Community shares emotions about recent shootings


Ryan Lorenz

Los Rios Community College District Chancellor Brian King released a statement on Jan. 23 to students. The statement discussed the mass shooting on Jan 21. at a Lunar New Year celebration in Monterey Park, California.

Members of Cosumnes River College shared their emotions on the Monterey Park, California shooting that occurred on Jan. 21.
A gunman arrived at a dance studio in Monterey Park and shot 11 people who were celebrating Lunar New Year, according to a press release by Los Angeles County Sheriff Robert Luna. Los Rios Community College District Chancellor Brian King released a statement about the shooting via email.
“We all hope that one day this cycle of unfathomable violence and anguish will end,” King said in the statement. “Until then, we will continue to support each other however we can, and wrap our arms around those in our community who are in pain.”
Raul Pasamonte, the director of the Asian, Pacific Islander, and Desi Americans Holistic Achievement With Knowledge and Service (APIDA HAWKS), said he recognized the anguish and concern that many students have felt when they heard about the event.
“My heart is heavy because it is traumatizing,” Pasamonte said. “It’s trauma on top of trauma on top of trauma.”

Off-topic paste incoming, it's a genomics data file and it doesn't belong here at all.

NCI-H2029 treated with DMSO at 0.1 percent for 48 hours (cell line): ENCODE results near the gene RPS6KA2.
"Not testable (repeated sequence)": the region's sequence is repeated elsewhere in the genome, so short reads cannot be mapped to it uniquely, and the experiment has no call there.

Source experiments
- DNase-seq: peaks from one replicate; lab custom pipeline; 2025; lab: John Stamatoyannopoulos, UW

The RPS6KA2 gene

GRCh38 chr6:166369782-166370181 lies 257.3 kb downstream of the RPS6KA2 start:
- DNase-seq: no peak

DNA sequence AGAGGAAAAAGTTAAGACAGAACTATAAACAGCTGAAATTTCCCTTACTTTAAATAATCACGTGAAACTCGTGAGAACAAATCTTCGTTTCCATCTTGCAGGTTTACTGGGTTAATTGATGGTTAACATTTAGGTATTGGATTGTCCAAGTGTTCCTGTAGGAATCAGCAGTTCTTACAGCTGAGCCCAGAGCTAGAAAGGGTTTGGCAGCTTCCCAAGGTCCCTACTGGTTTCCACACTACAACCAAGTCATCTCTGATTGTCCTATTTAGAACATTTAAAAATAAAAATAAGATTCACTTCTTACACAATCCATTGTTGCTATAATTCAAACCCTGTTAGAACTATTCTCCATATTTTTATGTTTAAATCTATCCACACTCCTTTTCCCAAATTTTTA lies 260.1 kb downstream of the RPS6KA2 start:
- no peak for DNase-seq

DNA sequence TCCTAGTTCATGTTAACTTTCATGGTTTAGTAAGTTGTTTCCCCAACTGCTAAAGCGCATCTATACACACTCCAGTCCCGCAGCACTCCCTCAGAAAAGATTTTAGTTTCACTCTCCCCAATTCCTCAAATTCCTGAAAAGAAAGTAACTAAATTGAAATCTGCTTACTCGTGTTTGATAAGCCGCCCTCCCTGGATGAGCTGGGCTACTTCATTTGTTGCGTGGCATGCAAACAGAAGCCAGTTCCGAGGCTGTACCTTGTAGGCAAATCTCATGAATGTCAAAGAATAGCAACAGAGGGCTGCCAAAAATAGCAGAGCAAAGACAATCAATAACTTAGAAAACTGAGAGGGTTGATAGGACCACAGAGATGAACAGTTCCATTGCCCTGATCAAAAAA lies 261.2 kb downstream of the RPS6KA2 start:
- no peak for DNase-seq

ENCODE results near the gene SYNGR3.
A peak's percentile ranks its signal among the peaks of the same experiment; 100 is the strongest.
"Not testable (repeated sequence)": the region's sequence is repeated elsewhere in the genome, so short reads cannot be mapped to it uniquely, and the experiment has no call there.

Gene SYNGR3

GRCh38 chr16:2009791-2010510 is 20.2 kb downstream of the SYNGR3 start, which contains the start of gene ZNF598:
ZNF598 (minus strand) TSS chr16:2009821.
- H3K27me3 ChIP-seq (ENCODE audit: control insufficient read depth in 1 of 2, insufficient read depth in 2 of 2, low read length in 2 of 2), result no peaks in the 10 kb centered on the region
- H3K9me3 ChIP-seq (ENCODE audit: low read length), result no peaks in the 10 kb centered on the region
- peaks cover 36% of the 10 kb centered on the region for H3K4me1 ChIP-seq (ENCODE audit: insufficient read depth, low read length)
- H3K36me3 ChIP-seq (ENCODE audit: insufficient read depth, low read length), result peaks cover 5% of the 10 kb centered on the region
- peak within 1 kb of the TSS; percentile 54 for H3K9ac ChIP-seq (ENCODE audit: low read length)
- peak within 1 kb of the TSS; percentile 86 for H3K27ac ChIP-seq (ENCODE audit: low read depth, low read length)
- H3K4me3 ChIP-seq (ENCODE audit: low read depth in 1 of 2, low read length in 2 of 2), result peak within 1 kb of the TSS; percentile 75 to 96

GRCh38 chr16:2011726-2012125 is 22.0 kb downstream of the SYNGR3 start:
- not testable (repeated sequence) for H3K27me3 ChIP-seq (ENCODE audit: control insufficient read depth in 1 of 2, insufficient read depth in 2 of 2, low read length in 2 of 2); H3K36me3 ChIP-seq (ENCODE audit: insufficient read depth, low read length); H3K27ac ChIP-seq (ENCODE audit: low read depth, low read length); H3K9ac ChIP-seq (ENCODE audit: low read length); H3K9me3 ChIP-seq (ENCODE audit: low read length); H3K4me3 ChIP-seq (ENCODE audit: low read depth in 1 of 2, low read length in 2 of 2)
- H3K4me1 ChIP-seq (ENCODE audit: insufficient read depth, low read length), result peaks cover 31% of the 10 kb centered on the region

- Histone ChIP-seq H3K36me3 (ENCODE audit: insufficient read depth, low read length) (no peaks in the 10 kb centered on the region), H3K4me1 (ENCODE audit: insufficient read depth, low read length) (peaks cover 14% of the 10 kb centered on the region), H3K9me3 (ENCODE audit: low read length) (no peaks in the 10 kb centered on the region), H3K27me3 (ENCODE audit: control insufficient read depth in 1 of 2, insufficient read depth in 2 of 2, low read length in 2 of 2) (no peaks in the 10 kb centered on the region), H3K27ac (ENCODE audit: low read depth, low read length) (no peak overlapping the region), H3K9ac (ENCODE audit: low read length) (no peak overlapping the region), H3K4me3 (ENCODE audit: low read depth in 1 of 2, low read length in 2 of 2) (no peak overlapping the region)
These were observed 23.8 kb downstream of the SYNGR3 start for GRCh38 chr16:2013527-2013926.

Pasamonte said he wanted to make it clear that violent attacks have not just been on the Asian American community.
“While this is happening to our Asian American community, you also have a lot of Black, Indigenous and people of color who have also had a lot of challenges that have happened,” Pasamonte said. “We all felt that while we feel our tragedy now and it’s felt by all the communities who have been victims of gun violence and toxic masculinity.”
Pasamonte said APIDA HAWKS, as well as the Center of Inclusion and Belonging, is open to anyone who is distraught over this event or any other event.
“We are here,” Pasamonte said. “Utilize our resources and come into our space, even if you don’t need to talk about it, but just don’t want to be alone, we’ll be here.”
APIDA HAWKS is located on the first floor of the library building in the Center of Inclusion and Belonging area.
Alfred Camacho, a 21-year-old computer science major, recognized the “cycle of unfathomable violence” that King mentioned.
“Now at this point, I’m kind of sadly desensitized to it,” Camacho said. “It’s just another one and it just keeps on happening and I feel like there’s not much I can do about it.”
Eighteen-year-old psychology major Breanna Lee said she believed the shooting could impact future Asian American events and celebrations.
“I feel like a lot of people that are a part of the Asian Pacific Islander community might be fearful when it comes to future events, which is unfortunate,” Lee said.